TYPES OF SPECIFICATIONS

There are several of types of specifications that are commonly used. The following are some of the most common forms:

  • Functional Specifications: These are specifications that define the function, duty or role of the goods or services. It nominates what the goods or services are broadly required to do. Functional specifications define the task or desired result by focusing on what is to be achieved rather than how it is to be done. They do not describe the method of achieving the intended result. This enables suppliers to provide solutions to defined problems.

A functional specification is a clear indication of the purpose, function, application and performance expected of the supplied material or service, whereby the supplier is allowed or encouraged to provide an appropriate product. These specifications describe the capabilities that the article where applicable, performance specifications are to be selected as they allow wider competition and enable suppliers to suggest new or improved ways of meeting the requirement. Tests or criteria are developed to measure a product’s ability to perform and to last, as required.

  • Performance Specification–These are specifications that define the purpose of the goods or services in terms of how effectively it will perform, that is, in capability or performance terms. Performance is a logical extension of function. Performance specifications define the task or desired result by focusing on what is to be achieved. They do not describe the method of achieving the desired result. This enables suppliers to provide solutions to defined problems.

A type of specification in which the goods and/or services are described in terms of required performance. They may include such details as required power, strength of material, test methods, and standards of acceptability and recommended practices.
Performance specifications define the task or desired result by focusing on what is to be achieved (e.g., truck or airplane).

  • Design or technical Specification- These are detailed descriptions of a good or service, including such things as details of construction or production, dimensions, chemical composition, physical properties, materials, ingredients and other details needed for the provider to produce an item of minimum acceptability. Design specifications are usually required for construction projects and custom produced items and for many services. Architects and engineers typically prepare design specifications for construction and manufactured products (e.g., buildings, highways, or other public works projects).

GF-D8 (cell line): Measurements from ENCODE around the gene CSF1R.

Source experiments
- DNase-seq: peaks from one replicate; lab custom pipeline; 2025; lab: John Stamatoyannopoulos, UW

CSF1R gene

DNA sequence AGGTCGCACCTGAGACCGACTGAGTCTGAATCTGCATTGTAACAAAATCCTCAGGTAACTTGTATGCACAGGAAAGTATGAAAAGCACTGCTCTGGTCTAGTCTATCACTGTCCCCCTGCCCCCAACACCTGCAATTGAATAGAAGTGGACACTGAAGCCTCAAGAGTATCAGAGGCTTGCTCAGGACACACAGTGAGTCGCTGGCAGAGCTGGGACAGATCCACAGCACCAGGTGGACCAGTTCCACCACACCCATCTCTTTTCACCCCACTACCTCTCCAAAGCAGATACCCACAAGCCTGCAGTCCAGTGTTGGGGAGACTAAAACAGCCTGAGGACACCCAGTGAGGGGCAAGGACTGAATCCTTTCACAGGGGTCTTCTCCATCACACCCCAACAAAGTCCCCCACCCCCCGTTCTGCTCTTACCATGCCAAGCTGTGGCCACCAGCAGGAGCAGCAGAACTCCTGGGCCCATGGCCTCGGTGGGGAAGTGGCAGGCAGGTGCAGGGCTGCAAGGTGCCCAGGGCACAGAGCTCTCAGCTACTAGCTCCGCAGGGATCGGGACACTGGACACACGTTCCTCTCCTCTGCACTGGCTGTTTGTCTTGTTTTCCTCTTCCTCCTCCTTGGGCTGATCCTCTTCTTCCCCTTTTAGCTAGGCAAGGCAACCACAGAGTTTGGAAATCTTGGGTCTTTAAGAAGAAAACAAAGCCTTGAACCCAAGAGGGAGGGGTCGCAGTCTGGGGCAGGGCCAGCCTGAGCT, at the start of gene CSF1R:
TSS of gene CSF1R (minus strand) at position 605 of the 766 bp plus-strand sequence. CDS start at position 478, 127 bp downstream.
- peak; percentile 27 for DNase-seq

• Combination Specification -This type of specification includes elements of both design and performance specifications.
  • Brand Name or Equal – This type of specification is used to describe a commodity of a fairly common nature. It states a detailed description and a manufacturer and catalog or model number which meets the description and has been determined to be acceptable. Competition among brands is usually attained by specifying ―brand A or equal‖ in the specification.
  • Industry Standard – In this type of specification, all goods made to an industry standard are identical, regardless of manufacturer, and will result in acquisition of goods of uniform quality. An example is the UIL standard for electrical products.

Why are functional and performance specifications preferred to technical specifications?

  • Suppliers can offer alternative and innovative ideas and solutions.
  • Offerors can focus on providing the best solution.
  • The focus on outcomes should result in better value for money.

Principles of specification writing
1. If something is not specified, it is unlikely to be provided.
2. The specification is equally binding on both the supplier and the vendor
3. Every requirement increases the price – all specifications should therefore subjected to rigorous value analysis
4. The shorter the specifications as possible be presented in performance terms.
5. Specification should whenever possible be ‗open‘ not closed ‗closed‘ specification
6. Specification must not conflict with national or international standards or safety or environmental laws and regulations. National and international specifications should be incorporated into individual specifications.

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